Carnegie Mellon University


The Tepper School of Business has a rich history of producing a wide range of substantive research, from student projects to the nine Nobel Prize winners in Economics. 

Students are surrounded by individuals and teams who are constantly pushing the boundaries of human knowledge. In the undergraduate economics program, students are not only encouraged to participate in research, but are provided with the opportunities and means by which to do so. Students may be involved with research in economics by working as research assistants to faculty members, pursuing their own research projects, taking research methods courses and working on projects in economics electives.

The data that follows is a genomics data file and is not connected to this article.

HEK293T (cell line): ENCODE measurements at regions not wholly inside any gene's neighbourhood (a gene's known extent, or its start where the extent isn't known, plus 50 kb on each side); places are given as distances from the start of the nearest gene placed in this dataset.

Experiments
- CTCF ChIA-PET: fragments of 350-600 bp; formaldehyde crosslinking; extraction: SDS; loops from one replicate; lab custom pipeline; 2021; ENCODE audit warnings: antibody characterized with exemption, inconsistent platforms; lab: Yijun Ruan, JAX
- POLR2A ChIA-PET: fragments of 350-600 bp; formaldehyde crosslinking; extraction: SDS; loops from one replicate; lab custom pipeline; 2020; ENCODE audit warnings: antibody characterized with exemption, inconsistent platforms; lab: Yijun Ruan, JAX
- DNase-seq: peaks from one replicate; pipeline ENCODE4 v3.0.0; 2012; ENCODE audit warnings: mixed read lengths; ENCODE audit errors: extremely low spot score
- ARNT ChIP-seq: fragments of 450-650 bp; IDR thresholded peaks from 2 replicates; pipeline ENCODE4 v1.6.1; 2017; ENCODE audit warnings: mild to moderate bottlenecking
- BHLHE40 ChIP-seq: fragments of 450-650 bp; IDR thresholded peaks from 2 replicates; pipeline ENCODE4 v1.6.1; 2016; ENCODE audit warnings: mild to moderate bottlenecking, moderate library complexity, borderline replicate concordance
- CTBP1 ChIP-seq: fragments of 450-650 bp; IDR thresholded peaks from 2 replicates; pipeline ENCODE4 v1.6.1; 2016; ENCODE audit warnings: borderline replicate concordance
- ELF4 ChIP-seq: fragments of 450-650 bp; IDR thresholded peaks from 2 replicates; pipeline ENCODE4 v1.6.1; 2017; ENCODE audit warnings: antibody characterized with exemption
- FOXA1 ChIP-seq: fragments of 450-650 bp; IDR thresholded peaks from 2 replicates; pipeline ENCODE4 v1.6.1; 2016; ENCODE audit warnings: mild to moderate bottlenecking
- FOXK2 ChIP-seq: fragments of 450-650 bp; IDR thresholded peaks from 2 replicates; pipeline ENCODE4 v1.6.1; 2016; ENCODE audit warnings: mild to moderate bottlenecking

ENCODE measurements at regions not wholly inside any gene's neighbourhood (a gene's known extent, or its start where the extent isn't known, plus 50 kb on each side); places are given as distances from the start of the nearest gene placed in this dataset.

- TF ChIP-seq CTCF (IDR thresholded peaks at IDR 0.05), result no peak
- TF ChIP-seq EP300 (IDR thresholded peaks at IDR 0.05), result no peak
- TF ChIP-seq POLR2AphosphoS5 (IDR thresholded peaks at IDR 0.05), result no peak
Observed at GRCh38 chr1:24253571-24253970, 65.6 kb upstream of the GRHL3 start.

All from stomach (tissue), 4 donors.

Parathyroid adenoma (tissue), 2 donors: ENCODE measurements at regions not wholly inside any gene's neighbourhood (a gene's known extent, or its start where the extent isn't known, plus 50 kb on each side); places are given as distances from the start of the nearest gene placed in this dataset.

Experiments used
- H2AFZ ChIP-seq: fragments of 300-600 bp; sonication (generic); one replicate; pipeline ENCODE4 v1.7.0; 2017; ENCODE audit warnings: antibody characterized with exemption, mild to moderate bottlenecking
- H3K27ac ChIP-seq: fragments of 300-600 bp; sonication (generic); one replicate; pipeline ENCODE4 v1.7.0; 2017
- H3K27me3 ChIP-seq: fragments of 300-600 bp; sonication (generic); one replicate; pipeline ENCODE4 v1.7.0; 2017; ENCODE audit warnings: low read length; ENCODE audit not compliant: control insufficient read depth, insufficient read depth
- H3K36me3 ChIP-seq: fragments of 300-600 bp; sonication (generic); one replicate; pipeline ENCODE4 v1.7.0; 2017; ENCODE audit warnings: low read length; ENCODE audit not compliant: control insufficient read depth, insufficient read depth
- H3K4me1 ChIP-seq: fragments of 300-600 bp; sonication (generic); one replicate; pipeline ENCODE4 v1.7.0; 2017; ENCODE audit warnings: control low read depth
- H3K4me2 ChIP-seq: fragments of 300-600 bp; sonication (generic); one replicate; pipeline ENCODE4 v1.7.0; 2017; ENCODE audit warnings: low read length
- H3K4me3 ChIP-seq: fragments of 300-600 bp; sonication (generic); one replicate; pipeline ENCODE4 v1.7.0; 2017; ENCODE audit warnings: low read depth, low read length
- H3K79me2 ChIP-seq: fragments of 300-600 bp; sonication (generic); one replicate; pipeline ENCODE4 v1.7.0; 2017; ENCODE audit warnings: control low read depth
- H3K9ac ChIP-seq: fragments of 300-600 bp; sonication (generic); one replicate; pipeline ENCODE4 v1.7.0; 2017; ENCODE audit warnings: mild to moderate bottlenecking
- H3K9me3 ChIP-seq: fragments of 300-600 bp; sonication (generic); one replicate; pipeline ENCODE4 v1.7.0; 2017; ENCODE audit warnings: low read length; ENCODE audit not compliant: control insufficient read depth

Exposure to and participation in the research process begins during the first economics courses. Whether participating in a small-group investigation in a Freshman Seminar in Economics course or hearing about the research of their Principles of Economics professor, students are immersed in research. As students' skillsets expand, in-class research opportunities expand as do opportunities to work with faculty outside of the classroom. The Economics curriculum culminates with independent research during the senior year in the Senior Project capstone course or through the Senior Honors Program in Economics.